ANNA Meares has revealed that she considered reaching out to Sir Chris Hoy as she agonised over whether to retire ahead of next April's Gold Coast Commonwealth Games, and a track cycling event which will take place in a velodrome which bears her name. The 33-year-old from the Queensland coal mining village of Blackwater - who has two Olympic titles, 11 world gold medals and six Commonwealth Games triumphs to her name - called time on her illustrious career after the Rio Olympics, a retirement which had echoes of Hoy's decision not to prolong his career to allow him to compete in the Sir Chris Hoy Velodrome at Glasgow 2014.

"I was very close to contacting him and seeking some advice on his decision on that," Meares told Herald Sport. "Because for me when the Gold Coast games were announced, it was like that, a golden carrot dangling in front of you that you are just so desperate to make. To be quite honest I had the fairytale way to go out in front of me and I chose not to take it. I can't begin to express how difficult that was.

"I love competition, it is such a rare environment, particularly the Olympics and the Commonwealth Games," she added. "I could live there. But the day-to-day grind takes its toll and for an older athlete with an ageing body, it can be quite a difficult thing to drag through those final years. The main thing for me was my physical health and my lower back is not in the best condition. I could have got to the Gold Coast but I don't believe I would have been competitive."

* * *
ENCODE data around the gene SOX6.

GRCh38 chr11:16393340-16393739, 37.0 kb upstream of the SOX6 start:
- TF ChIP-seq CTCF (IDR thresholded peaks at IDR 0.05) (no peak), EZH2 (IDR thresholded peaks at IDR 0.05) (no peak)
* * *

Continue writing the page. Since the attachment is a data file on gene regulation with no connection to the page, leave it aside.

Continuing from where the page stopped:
As it is, Meares will have to settle for an ambassadorial role at Gold Coast 2018, one which began when she accepted the Queen's Baton at Buckingham Palace in the presence of both Her Majesty and her great rival Victoria Pendleton this week to run the first leg of a relay which will end up on the Eastern seaboard of Australia next April.

"For my velodrome to follow on from Sir Chris Hoy's in terms of the Commonwealth Games, that is very exciting for me," said Meares, who won one of her gold medals in Glasgow, where she was flag bearer for the Aussie team. "Young kids will walk into that velodrome and think 'who is Anna Meares?'. They will learn about what I did in the sport and my rivalry with Victoria Pendleton, they will learn about the Commonwealth and Olympic medals and hopefully they might become the next world class track cyclists of the future."

One track - and road - cyclist of the present as well as the future is Scotland's Katie Archibald. If the 23-year-old from Milngavie's results in Glasgow 2014 emphasised the range of her talents - she took bronze in the points race, and finished fifth in the road time trial and seventh in the road race - now an Olympic champion, she seems even more likely to write her name over this event in 2018, where she could contend for medals - perhaps against Laura Kenny - in any number of events.

"What I love about someone like Katie is that there are just no parameters with her," said Meares. "You can't box her in, in any capacity. Energy like that should never be boxed in. People like that are an entertaining entity and really valuable to the sport. You can never underestimate anyone who is hungry to succeed. And one thing I learned that, it is very different to be the hunter than being the hunted. Wouldn't that be very cool if we saw another rivalry develop there."